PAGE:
In the majority of organizations today, it would seem that those most involved in a project (of any kind) would be the ones that care the most about its value. In the case of software development initiatives, the development teams and development managers are entrenched in the day-to-day. However, they are so focused on meeting deadlines, remaining within budget and maximizing utilization, software value is often not even on their radar. Yes, they should care about it, but the other factors tend to shift their priorities.
So, if they aren’t focusing on software value, who is? Should it be the CIO’s responsibility? Should the heads of the business units who are driving the requirements for projects be overseeing them to ensure maximum flow of the software’s value? In a perfect world, it should be both IT management and the business units working together to determine the business value of the software, develop goals, communicate those goals, and to measure against those goals to maximize value throughout the development effort.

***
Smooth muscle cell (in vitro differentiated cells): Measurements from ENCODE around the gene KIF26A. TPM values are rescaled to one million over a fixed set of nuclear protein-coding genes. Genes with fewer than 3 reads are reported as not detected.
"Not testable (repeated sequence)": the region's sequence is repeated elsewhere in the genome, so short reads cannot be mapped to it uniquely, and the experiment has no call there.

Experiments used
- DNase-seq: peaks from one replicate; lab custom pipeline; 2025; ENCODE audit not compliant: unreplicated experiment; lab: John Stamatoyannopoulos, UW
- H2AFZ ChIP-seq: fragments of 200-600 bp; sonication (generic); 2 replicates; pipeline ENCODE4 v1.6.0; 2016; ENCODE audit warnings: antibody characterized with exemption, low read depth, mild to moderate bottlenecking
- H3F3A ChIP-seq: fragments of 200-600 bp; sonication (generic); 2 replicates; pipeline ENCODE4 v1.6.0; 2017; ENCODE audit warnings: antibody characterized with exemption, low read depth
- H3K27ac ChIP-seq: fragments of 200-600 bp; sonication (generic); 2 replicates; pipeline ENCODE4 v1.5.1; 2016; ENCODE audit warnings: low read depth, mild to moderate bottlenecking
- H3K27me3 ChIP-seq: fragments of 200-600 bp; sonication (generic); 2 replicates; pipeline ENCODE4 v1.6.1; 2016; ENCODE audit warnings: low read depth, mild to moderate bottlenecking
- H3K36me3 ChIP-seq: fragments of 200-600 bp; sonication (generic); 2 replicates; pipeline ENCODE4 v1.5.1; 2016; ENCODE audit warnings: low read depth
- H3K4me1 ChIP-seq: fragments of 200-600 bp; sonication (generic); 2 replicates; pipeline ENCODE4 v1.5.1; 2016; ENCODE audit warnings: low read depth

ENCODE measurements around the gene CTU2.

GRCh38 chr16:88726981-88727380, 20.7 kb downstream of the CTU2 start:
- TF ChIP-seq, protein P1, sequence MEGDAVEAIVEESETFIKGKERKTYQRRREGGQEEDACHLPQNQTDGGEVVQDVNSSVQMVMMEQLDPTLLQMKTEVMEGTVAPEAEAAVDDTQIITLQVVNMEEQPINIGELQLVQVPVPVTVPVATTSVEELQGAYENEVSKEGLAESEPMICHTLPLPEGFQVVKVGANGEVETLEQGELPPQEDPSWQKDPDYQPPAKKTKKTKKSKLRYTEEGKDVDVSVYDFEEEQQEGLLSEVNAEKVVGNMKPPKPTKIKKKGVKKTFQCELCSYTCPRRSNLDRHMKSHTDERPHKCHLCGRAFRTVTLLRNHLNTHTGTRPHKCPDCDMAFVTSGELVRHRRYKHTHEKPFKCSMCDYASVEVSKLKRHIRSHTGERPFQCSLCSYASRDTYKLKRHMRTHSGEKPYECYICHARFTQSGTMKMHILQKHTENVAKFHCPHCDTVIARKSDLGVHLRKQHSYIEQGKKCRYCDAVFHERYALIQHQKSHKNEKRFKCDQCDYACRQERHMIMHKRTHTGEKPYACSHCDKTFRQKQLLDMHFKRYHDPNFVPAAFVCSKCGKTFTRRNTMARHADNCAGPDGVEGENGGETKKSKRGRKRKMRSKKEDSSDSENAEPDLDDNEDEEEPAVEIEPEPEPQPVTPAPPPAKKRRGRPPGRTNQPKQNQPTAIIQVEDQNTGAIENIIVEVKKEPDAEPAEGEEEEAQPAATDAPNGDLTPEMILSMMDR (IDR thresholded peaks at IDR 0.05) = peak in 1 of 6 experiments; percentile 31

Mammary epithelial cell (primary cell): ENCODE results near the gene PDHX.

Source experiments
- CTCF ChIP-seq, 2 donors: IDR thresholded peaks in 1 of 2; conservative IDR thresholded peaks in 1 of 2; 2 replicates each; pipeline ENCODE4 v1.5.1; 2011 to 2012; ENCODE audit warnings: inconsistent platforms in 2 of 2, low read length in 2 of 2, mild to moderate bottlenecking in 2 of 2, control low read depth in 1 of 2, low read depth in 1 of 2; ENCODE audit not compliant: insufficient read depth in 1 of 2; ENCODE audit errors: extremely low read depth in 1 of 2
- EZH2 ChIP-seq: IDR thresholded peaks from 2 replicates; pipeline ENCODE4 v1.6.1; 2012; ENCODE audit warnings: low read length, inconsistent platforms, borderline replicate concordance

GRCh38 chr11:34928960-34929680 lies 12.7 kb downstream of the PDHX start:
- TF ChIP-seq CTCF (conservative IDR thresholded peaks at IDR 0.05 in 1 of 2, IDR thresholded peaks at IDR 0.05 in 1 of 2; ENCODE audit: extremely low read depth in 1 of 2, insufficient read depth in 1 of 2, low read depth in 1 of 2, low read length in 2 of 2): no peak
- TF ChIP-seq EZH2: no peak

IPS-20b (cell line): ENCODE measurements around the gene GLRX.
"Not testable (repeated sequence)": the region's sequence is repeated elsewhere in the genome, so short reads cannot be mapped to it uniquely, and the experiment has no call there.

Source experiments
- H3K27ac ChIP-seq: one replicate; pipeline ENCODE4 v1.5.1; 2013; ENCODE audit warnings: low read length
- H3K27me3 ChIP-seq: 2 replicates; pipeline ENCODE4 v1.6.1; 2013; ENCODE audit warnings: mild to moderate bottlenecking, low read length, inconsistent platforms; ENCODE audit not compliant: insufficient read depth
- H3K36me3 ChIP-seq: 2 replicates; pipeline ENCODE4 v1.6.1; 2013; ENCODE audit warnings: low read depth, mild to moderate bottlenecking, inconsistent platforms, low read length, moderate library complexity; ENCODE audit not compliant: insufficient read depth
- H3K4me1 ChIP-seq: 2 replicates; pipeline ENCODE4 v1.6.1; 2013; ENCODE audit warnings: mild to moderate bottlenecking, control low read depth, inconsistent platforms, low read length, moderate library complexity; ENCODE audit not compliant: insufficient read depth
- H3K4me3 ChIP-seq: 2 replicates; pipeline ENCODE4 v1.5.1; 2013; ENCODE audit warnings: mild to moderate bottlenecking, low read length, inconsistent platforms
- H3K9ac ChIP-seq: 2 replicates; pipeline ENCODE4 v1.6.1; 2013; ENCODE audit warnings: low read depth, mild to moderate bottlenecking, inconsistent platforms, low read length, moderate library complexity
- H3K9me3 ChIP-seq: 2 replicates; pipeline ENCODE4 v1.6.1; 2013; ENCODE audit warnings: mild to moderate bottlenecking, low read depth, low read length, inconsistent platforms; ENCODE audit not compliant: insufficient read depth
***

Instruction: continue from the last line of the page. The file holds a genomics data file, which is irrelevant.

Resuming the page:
It doesn’t stop with IT and the business units. Executives, and, yes, even the board, should care about maximizing software asset value and the flow of software value. If the software asset pool is not continually enhanced with new software, its value will decrease. If any aspect of an organization is declining in value, the upper echelon should care!
If the business value of software is realized and communicated from the top down in an organization to those who can impact the flow of the software value on a daily basis, more educated tactical decisions can be made to maximize the value. Therefore, everyone can play an important part and should care about the business value of software.
What do you think? Should software value be on the minds of the IT team, business units, as well as the c-level?
DCG President & CEO